Samurai 7 vol 1 was a bit of a pleasant surprise for me. Managing to retain much of the greatness of Akira Kurosawa's classic epic Seven Samurai but have a voice of its own, it successfully avoided the mediocrity most remakes fall into, but could this second volume live up to it?
The volume starts with the the villagers still in the city, having recruited just two samurai and two wannabes from the expected seven. With time running out things are made more complicated when the head of the city's merchants declares a purge of samurai following the assassination of an imperial envoy. With dangerous groups of hunters closing in on our heroes, the leader of the recruited samurai - Kambei - decides that they must cut and run to avoid the chance of the villagers getting hurt. Fleeing the city isn't going to be an easy task though, the hunters and the head merchant's spoiled son are closing in but help is at hand, although a club host and a woodcutter don't seem quite what they need...
The last volume focused a lot on the city and setting of the series, allowing a glimpse into the society that has put the villagers in their predicament. This time round the series delves even further into this society, and in the process veers away considerably from the story of the original film. As well as adding the samurai purge subplot that causes the group to flee before they can gather the necessary warriors the series also takes us into the strange world of the Shikimoribito - an enigmatic, ever-watching race of cave dwellers who's power cell manufacturing ensures them a shaky peace with the city merchants. Considering the length of the series you knew there would be some original elements added, and the quality of this added material would be the making or breaking of the series in my eyes.
Luckily the new material is not bad, the Shikimoribito may be a bit of a clichéd anime ninja clan, but they are nicely sinister and the journey through their underground realm gives some interesting insight into the past of the villager Rikichi. There is plenty of mystery in this volume but the main attraction is once again the action. The big action scenes are once again excellent, especially the group's flight into the ancient tunnels and caverns below the city with the samurai hunters hot on their trail. For once the robotic samurai wannabe Kikuchyo steals the show with some truly heroic and selfless scenes that at last allows him to be more than just the comic relief, and the new characters - a cheerful swordsman who does woodcutting in lieu of paying for things and one of Kambei's old friends - are excellent. Each new character really adds to the series in terms of story development and improving the series as a whole, and as the cast increases so does the viewer's enjoyment.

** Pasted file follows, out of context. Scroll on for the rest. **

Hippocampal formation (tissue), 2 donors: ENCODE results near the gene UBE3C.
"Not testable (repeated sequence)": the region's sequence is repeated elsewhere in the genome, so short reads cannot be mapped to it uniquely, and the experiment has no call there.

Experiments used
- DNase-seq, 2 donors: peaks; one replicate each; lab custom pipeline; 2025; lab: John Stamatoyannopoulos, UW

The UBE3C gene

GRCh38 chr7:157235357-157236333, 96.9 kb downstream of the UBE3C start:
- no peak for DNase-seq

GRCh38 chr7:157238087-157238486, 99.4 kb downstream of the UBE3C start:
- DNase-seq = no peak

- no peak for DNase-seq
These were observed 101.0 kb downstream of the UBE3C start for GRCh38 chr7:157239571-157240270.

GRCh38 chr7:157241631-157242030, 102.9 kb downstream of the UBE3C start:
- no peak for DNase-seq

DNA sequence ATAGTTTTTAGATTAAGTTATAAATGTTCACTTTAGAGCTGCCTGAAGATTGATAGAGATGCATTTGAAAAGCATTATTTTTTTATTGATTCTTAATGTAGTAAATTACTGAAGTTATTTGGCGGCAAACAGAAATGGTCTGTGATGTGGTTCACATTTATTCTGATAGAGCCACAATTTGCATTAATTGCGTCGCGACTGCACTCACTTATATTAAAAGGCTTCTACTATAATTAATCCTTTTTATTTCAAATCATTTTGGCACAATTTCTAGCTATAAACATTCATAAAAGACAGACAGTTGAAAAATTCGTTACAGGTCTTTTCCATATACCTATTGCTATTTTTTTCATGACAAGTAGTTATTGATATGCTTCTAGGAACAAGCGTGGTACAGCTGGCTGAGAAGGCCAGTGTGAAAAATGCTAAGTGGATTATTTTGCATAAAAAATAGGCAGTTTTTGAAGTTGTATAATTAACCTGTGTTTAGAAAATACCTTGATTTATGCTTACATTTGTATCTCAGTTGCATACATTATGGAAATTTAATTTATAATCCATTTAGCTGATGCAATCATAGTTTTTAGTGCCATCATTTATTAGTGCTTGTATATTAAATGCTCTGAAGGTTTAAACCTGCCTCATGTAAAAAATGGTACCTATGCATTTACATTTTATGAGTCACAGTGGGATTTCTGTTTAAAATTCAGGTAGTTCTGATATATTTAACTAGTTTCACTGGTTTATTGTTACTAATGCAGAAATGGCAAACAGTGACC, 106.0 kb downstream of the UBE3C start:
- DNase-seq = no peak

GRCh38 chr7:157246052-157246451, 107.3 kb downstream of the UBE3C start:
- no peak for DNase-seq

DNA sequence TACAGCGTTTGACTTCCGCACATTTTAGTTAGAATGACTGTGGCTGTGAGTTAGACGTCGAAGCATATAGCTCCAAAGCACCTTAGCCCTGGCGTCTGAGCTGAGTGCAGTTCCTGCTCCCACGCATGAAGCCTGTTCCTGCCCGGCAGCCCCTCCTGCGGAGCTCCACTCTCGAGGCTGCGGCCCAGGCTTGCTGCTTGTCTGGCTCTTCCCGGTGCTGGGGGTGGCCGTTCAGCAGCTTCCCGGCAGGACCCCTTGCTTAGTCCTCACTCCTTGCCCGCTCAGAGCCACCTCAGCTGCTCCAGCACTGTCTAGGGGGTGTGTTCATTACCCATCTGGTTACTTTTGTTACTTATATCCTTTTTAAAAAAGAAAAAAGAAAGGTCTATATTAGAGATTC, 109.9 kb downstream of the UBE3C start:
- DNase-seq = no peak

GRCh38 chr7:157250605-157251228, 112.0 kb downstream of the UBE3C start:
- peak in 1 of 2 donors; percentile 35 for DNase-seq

Samurai 7 vol 2 manages to keep up with the pace and quality of the first volume, and blends aspects of the original film with new material to largely excellent effect. The head merchant's arrogant son is a bit crap, but the drama and tension is ramped up this time to great effect. There is also a great cliffhanger at the end of the volume which will leave you desperate for volume three, but even without it there is no doubt that anyone who had seen the previous two would come back for more anyway. Samurai 7 remains a great series that is most definitely worth your money.
Clean opening and closing sequences, character profiles and trailers are included once again, but this time there is also the original Japanese trailer for the classic Akira Kurosawa film Seven Samurai! Admittedly the trailer is laughable in that 1950's way, with lots of pointless declarations from the voiceover guy ('They were SAMURAI!.......SEVEN SAMURAI!!!') and a bad selection of clips that manage to make a very good film look a bit crap. However, despite the comedy value if you haven't seen the original film and don't want to know what happens give this trailer a miss, as - in a typical 1950's trailer way - it gives away the ending and several other important plot points too! Great to see some stuff for the original film on here, but they maybe should have kept this one back for the final volume...